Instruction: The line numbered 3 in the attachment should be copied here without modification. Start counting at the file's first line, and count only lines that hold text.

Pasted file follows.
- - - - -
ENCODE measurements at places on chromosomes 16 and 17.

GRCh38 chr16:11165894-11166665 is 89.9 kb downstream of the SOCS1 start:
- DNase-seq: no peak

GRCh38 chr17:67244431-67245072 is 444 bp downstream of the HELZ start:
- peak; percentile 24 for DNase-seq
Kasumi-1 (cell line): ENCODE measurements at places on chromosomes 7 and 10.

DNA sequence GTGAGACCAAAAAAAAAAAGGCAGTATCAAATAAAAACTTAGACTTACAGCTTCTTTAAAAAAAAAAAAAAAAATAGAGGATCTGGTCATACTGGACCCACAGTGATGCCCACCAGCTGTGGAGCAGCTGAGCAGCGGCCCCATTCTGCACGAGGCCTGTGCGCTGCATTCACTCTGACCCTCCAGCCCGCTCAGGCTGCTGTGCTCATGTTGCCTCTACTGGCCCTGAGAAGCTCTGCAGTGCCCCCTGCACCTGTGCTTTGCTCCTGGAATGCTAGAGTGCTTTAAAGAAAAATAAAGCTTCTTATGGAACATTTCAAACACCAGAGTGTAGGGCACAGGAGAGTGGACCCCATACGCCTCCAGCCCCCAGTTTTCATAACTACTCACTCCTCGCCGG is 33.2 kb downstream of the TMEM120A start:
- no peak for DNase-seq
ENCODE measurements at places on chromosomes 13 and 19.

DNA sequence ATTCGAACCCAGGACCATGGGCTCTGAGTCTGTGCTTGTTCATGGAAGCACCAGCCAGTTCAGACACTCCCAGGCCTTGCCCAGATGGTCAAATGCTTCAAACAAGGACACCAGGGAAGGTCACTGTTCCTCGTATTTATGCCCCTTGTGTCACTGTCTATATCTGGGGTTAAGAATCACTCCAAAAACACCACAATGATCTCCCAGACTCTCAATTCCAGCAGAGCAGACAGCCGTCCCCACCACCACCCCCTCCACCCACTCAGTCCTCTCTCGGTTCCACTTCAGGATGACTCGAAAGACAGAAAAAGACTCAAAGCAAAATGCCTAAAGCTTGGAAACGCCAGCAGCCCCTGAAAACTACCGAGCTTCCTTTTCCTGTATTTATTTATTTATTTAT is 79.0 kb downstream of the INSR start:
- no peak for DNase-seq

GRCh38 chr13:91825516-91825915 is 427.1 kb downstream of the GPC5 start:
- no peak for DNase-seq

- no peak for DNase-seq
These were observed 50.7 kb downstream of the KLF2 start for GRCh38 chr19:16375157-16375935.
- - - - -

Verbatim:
- DNase-seq: no peak